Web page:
The famously graceful hand designs in the Tassajara rock shelters? “Inelegant” compared to exciting and possibly vastly more ancient discoveries nearby!
Former MIRA caretaker and Xasáuan Today critic, Ivan Eberle, recently revealed to the world what could well be the most significant finds ever made in the field of North American pre-history. How about an “eroded sphinx-like edifice” on the Carmel Beach? Or how does a Ventana Wilderness cave with what appear to be prehistoric drawings of mammoth and bison grab you? That would only be the first, or possibly second, depiction of pleistocene megafauna ever found in the western hemisphere! A discovery that, as Mr. Eberle puts it, “boldly challenges the status-quo assumption that rock art on California’s Central Coast was inelegant and simply drawn, never carved.”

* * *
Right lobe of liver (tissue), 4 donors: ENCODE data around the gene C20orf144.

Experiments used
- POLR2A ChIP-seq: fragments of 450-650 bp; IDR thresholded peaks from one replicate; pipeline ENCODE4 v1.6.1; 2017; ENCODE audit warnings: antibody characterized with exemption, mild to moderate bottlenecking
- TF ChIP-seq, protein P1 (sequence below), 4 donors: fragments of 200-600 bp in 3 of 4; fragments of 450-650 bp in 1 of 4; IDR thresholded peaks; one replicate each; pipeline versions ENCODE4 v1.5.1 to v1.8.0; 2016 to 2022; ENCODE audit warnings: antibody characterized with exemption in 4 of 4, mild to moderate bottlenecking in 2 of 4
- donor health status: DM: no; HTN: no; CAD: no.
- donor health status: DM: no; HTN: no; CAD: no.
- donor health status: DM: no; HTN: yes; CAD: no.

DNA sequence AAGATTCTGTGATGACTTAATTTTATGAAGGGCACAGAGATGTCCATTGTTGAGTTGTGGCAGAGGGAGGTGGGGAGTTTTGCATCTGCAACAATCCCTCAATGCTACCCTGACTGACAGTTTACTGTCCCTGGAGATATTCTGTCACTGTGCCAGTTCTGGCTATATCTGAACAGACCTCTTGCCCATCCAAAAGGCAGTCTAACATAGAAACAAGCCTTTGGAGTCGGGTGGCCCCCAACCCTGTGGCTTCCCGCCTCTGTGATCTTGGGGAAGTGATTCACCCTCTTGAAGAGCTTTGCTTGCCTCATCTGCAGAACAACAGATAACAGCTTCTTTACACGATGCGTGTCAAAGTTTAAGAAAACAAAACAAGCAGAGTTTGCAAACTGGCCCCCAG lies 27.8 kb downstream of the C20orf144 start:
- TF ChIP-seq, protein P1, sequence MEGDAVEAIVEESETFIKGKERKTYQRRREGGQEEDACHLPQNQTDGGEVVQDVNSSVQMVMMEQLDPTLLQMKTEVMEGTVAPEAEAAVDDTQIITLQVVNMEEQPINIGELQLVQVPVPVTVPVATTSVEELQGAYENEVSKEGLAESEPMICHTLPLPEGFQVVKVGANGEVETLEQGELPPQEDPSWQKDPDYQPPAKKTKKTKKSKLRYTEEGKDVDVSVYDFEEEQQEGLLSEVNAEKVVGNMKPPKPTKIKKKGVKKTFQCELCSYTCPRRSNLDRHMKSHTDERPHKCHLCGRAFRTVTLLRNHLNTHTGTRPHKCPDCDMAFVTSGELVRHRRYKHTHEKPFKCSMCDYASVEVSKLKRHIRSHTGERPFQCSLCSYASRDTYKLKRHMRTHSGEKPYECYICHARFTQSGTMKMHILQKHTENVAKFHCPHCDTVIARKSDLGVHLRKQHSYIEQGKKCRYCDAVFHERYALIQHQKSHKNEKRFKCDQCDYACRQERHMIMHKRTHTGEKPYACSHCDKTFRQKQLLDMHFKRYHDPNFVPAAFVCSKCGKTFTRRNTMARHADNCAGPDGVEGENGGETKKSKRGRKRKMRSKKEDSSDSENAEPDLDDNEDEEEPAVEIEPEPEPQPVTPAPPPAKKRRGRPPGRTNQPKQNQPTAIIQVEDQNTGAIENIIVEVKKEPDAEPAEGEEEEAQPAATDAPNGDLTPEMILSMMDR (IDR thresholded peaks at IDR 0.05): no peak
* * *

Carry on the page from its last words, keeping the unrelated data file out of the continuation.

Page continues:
Exciting stuff! And Mr. Eberle is generously offering you a way to take part in it all. He’s created a Kickstarter project, with a minimum goal of a modest (considering the potentially paradigm-shifting nature of his discoveries) $16,500. A sufficiently large donation will gain you high quality photographic prints, and donations of $1,500 or more can even gain you a personal tour of the site (non-disclosure agreement covering site coordinates required).
Sadly, we must report that Mr. Eberle’s effort to publicize his groundbreaking project on the Large Format Photography Forum has met only a wall of rigidly “status-quo” thinking, replete with bon mots like “incredible claims require incredible evidence.” Although launched on October 18, the Kickstarter project has, to date, raised only a measly $10.
Come on people! The closing date for donations is November 15. Surely Mr. Eberle isn’t the only free thinker out there with eyes unblinkered enough to see the wonders “hiding in plain sight.”
Update! Monterey County Weekly weighs in.